The back room contains a pleasant scene of clouds and blue skies painted on the rear wall, and a large cauldron filled with a milky liquid and a giant wooden stir-spoon.  The liquid turns out to be sea water that’s mixed with the paper pulp from all of the dreams and wishes that have been stirred into the pot.  At this point you add your own written wishes to the pot and then take the spoon and stir them to the point of disintegration.  Later, the water and the biodegradable paper will be returned to the ocean; all of the dreams, already mixed together, will slowly mix into the seas and fan out across the globe.

Speaking of dreams, orz, a piece by Sakurano (さくらの) — an artist or collective based in Osaka — is an installation that plays with the suffocating question of dream and desire in very interesting ways.  The name in Roman characters, orz, is a reference to the Japanese emoticon that indicates a person bowing down on their knees with their head against the ground.  This can be seen as bowing in deference, but also bowing in admiration.  The letters are meant to portray a supplicant body as seen from the side; the ‘o’ is the head, the ‘r’ represents the hands against the ground, and the ‘z’ is the legs, tucked under (as in the photograph above).  The Japanese name of the piece is 変態願望, or “hentai ganpou,” which can be translated as ‘perverted desire.’  The desire being referenced here is clearly otaku desire, particularly the otaku desire for animated characters that are both sexually provocative and submissive at the same time.  In order to experience this piece you first need to enter the container through a standard household door.  The door has a peephole installed in it, so you can see the view of the giant anime character inside (the view above) through the peephole.  You can also watch people crawling through the legs of the figure above, so there’s already a sense of voyeurism involved.  When you enter the container you are confronted by this enormous sculpture, which becomes grotesquely unsexy because of its oversized proportions.  Disproportion can seem cute when small, but that quality rapidly changes when it’s supersized.  In order to view the entire installation, you need to get down and crawl directly underneath the sculpture, right between the legs.  This is both humorous, and slightly embarrassing.  You’re immediately confronted with the giant face of an anime-eyed character that seems to be demanding to know exactly what your intentions are.  Finally, at the far end of the container, you come face to face with a glowing television set with nothing on the screen, a sudden literalization of the actual material space in which virtual desire occurs.  It feels very empty and alone.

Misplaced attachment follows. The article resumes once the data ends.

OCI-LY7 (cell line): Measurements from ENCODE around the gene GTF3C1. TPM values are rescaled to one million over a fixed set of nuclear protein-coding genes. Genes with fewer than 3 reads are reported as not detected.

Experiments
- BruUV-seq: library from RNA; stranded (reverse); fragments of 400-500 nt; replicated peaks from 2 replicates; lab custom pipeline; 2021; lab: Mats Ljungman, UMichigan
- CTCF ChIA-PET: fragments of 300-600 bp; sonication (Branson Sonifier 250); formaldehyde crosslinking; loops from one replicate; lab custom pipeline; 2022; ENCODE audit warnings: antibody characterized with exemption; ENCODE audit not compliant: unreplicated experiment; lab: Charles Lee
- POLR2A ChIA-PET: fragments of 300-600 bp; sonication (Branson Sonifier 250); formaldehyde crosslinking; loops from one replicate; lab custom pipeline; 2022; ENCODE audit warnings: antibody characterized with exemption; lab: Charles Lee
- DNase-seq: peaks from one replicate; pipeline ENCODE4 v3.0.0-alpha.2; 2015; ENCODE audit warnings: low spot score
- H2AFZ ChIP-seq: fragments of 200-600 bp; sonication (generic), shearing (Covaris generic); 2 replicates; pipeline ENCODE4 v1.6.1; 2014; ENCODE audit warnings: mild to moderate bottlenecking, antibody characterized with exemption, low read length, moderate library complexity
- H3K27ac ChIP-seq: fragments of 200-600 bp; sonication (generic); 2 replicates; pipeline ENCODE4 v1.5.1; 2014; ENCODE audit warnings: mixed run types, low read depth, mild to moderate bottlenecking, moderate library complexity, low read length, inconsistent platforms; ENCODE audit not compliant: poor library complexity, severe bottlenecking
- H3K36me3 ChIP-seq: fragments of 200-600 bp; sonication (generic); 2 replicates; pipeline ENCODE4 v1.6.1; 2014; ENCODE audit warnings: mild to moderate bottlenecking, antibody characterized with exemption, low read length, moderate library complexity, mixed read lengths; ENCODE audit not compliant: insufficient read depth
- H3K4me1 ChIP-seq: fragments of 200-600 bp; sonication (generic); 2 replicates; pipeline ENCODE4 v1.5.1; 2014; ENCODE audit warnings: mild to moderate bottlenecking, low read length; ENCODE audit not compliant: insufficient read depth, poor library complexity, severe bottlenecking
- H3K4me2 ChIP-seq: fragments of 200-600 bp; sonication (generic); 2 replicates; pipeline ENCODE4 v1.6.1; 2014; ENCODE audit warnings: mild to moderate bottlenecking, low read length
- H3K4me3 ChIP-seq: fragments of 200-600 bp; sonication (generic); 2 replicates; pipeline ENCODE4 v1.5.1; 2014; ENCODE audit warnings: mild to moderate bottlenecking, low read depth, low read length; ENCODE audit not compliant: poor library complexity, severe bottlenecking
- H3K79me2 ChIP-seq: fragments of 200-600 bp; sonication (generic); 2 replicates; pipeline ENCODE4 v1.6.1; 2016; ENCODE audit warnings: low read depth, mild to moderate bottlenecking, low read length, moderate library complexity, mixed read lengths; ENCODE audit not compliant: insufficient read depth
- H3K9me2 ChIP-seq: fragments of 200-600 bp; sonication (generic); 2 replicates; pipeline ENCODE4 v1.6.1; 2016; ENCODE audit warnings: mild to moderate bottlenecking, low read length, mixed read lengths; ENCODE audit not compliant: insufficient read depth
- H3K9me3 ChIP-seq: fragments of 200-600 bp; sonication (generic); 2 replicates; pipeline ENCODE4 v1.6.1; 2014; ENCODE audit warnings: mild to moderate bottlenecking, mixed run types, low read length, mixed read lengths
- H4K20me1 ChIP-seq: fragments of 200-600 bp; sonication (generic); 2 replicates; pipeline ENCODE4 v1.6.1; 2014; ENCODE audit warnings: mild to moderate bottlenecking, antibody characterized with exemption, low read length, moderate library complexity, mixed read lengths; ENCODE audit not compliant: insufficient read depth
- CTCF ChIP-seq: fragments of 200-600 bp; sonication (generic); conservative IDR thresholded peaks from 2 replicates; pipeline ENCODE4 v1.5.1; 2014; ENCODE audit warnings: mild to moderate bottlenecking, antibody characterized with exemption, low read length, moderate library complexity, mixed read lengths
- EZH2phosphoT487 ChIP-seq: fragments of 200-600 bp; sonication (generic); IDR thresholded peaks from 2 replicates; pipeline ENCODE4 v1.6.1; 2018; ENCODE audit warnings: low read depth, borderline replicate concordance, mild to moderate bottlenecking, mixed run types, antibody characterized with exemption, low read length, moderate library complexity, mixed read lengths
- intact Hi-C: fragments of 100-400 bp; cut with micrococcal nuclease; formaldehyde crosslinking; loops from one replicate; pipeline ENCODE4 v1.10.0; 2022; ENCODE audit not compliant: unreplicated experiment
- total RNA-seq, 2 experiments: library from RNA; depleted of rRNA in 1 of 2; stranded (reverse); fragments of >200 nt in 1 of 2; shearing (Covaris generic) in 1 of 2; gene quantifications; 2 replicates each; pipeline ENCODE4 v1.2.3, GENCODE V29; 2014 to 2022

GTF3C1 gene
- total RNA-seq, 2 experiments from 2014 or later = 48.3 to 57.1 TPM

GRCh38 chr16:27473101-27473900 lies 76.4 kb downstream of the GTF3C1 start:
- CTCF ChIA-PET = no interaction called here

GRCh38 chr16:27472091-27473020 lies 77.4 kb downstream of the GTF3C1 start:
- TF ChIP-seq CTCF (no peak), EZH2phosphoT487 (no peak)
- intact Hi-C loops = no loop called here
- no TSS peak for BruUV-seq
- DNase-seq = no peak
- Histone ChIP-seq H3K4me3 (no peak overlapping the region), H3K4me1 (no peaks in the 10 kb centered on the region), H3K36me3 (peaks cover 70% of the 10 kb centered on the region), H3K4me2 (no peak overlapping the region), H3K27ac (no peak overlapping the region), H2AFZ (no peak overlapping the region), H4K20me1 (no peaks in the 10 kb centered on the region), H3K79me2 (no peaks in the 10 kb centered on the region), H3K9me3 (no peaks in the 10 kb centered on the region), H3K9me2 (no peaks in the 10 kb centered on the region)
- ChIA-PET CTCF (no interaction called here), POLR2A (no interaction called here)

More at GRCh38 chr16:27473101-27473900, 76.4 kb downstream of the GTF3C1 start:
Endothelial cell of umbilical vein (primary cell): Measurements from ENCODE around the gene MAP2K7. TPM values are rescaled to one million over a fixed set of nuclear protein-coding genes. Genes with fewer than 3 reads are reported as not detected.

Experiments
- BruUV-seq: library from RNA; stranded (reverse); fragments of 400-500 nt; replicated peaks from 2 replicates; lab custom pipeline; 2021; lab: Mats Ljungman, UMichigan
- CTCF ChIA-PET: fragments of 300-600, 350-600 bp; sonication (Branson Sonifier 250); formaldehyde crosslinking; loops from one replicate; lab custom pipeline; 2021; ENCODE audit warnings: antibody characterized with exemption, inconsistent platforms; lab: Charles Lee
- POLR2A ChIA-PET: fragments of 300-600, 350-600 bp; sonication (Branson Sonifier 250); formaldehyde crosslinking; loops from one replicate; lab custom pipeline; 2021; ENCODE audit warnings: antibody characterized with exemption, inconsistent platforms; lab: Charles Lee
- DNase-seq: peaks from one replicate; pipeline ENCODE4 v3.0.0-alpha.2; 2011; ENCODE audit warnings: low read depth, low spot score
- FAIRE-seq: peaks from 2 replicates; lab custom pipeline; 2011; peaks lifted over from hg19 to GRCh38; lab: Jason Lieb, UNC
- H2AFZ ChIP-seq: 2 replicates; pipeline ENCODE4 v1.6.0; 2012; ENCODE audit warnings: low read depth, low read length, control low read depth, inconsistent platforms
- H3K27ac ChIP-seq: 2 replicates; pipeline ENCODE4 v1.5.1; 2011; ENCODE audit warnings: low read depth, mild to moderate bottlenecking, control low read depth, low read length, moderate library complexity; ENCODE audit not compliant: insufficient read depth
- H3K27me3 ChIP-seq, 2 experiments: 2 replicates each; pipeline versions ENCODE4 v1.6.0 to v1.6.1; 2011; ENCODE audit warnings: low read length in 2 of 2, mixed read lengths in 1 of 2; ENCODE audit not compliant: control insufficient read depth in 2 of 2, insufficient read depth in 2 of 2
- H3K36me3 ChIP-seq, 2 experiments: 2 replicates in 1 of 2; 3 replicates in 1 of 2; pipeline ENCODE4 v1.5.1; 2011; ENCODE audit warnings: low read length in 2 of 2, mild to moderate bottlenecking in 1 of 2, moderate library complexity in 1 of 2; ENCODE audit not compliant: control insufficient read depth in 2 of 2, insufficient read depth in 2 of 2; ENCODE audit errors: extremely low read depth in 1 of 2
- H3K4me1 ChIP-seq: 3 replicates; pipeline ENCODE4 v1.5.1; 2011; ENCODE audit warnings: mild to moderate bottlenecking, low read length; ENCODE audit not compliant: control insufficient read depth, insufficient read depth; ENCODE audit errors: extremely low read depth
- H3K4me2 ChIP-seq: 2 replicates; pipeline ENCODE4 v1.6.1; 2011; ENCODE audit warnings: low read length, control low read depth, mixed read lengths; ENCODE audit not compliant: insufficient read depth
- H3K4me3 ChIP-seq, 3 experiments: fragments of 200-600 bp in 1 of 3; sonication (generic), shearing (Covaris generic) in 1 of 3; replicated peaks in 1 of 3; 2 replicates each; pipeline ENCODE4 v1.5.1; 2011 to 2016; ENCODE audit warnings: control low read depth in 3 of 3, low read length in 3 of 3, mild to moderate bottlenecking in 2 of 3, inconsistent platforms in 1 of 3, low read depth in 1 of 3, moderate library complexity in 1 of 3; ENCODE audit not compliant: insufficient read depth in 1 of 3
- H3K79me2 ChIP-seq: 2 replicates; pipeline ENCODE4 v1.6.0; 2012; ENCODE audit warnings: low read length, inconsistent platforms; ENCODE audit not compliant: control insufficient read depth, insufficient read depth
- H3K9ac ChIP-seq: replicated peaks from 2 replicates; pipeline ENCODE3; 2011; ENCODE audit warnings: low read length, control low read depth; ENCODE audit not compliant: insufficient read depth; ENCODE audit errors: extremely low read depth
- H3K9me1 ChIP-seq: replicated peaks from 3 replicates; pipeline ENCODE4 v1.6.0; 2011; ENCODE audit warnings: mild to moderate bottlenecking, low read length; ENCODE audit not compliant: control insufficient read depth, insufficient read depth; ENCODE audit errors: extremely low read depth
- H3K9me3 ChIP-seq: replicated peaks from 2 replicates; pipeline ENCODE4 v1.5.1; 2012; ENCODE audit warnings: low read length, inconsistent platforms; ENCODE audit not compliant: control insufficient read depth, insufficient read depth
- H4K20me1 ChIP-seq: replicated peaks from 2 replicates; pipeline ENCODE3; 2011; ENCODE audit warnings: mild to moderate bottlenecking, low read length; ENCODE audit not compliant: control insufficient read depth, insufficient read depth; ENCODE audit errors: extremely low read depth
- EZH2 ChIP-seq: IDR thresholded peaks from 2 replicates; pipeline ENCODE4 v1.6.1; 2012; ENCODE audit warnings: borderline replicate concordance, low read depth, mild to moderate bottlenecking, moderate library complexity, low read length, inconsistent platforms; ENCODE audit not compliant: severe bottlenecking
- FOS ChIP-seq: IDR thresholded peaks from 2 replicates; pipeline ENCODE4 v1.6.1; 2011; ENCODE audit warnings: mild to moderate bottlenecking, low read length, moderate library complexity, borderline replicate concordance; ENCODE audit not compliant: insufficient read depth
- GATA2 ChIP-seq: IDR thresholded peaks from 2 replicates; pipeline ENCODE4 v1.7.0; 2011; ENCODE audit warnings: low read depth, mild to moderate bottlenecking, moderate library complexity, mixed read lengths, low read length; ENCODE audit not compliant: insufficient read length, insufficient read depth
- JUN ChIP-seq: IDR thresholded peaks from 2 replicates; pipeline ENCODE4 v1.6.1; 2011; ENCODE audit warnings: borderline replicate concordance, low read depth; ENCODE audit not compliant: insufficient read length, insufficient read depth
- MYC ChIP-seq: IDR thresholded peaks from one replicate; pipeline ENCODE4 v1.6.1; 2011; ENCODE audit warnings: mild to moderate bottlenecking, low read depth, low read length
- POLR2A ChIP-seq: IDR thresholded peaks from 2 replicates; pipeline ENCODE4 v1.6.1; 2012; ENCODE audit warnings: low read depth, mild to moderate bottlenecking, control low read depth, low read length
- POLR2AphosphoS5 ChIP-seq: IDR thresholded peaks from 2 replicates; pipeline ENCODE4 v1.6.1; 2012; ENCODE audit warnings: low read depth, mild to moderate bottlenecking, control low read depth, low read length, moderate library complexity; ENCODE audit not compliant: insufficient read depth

Another really fantastic piece was Butsu by Honbori Yuji (本 堀雄二), a recreation of iconographic Buddhist statuary using recycled cardboard containers.  I like how the use of cardboard both repurposes the everyday in order to reveal the sacred that’s always lurking in the quotidian, and at the same time recalls Buddhist concepts such as the wheel of karma.  The photograph above doesn’t at all do justice to the beautiful sculpturality of the piece, or the sense of floating quietude evoked in the container that held the work.  Here’s what the artist has to say about the piece:

I used some cardboard, which had outlived its original use and was waiting to function in a new way, to create a statue of Yakushi-sanzon, a Buddha who mends people’s hearts. Take a moment to enjoy the variations in the statue’s features from different angles. If you’ve got some discarded paper, you’ve got some paper that’s ready to be picked up.

There were several video works at the Biennale, a type of installation that’s particularly difficult to capture the flavor of by using a still camera.  This was a piece called Harmony (ハーモニー) by Kazuki Hitoosa (人長果月).  Like most of these video works, the point of the piece is the unfolding of light and sound across time, the slow contemplation and experience of a new aesthetic environment, lovingly held within its temporary container home.  Another fine video work was snow bar N43, an installation by YEN DESIGN (福島慶介 and 川瀬浩介) that consisted of a very dark room and a bar to sit at. The wall behind the bar featured a very faint projection of  falling snow, a surprisingly mesmerizing effect.

There’s always an incredible amount to see and do at the Kobe Biennale, so if you have a chance to make it to the 2011 edition, I strongly recommend that you do.